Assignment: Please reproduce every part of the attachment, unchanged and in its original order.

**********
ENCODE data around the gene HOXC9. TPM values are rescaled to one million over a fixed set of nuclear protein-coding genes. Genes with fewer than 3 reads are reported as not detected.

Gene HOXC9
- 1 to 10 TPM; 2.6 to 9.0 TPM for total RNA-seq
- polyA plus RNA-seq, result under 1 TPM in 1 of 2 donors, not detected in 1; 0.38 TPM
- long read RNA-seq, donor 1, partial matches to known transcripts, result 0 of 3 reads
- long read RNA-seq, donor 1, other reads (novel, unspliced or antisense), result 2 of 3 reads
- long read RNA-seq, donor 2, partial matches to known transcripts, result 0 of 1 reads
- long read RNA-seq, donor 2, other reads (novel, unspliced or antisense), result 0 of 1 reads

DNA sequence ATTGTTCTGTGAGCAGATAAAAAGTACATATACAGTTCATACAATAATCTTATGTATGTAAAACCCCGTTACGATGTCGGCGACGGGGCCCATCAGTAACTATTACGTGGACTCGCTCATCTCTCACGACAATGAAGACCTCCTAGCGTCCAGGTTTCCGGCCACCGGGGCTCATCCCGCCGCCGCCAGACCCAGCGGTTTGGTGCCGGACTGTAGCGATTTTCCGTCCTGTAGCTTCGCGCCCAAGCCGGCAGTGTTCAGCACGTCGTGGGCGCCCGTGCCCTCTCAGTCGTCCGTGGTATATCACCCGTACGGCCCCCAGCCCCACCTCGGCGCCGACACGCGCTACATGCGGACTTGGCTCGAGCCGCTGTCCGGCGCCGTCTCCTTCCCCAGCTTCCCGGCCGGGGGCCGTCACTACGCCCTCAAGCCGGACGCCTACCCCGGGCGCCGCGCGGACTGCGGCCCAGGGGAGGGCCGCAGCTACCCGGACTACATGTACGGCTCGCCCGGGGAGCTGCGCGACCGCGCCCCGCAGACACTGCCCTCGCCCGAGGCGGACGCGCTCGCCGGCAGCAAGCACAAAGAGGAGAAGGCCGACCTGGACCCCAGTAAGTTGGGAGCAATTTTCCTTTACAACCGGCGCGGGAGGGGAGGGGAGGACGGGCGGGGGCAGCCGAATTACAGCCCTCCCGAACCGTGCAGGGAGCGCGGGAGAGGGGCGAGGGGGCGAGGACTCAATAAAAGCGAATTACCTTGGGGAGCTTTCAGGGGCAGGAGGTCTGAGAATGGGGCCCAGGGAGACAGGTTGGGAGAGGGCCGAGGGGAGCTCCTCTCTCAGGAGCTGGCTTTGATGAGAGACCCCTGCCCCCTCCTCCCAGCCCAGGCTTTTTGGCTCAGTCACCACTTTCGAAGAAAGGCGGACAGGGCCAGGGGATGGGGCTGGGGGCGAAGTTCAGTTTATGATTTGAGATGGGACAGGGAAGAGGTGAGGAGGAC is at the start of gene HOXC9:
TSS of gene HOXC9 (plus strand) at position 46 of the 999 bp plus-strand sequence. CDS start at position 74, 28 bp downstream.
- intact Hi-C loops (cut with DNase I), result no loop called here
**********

ENCODE data around the gene HOXC9. TPM values are rescaled to one million over a fixed set of nuclear protein-coding genes. Genes with fewer than 3 reads are reported as not detected.

Gene HOXC9
- 1 to 10 TPM; 2.6 to 9.0 TPM for total RNA-seq
- polyA plus RNA-seq, result under 1 TPM in 1 of 2 donors, not detected in 1; 0.38 TPM
- long read RNA-seq, donor 1, partial matches to known transcripts, result 0 of 3 reads
- long read RNA-seq, donor 1, other reads (novel, unspliced or antisense), result 2 of 3 reads
- long read RNA-seq, donor 2, partial matches to known transcripts, result 0 of 1 reads
- long read RNA-seq, donor 2, other reads (novel, unspliced or antisense), result 0 of 1 reads

DNA sequence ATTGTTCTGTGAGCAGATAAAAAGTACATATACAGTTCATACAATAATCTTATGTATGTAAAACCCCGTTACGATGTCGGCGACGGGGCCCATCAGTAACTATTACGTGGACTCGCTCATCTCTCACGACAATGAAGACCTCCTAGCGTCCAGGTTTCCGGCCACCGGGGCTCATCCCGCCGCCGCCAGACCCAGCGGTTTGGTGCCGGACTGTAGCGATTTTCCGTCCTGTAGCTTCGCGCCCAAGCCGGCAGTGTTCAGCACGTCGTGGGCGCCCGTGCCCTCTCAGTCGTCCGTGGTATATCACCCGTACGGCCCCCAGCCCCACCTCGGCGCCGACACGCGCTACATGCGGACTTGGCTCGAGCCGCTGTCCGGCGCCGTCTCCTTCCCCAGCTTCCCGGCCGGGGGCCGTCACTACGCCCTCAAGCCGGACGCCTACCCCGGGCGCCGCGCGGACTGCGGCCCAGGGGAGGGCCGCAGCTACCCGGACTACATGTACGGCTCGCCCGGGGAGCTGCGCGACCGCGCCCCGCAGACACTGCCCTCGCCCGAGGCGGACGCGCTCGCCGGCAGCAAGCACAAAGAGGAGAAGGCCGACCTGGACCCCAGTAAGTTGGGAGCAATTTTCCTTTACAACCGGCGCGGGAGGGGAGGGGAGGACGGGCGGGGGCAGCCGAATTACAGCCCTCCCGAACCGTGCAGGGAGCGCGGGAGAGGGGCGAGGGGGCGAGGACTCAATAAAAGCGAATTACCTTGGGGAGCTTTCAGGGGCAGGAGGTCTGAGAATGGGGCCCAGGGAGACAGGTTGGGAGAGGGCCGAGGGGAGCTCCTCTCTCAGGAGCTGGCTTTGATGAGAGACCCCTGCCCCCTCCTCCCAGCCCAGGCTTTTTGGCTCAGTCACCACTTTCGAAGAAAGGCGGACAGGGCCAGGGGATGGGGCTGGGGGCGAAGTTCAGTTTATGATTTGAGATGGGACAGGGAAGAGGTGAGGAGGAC is at the start of gene HOXC9:
TSS of gene HOXC9 (plus strand) at position 46 of the 999 bp plus-strand sequence. CDS start at position 74, 28 bp downstream.
- intact Hi-C loops (cut with DNase I), result no loop called here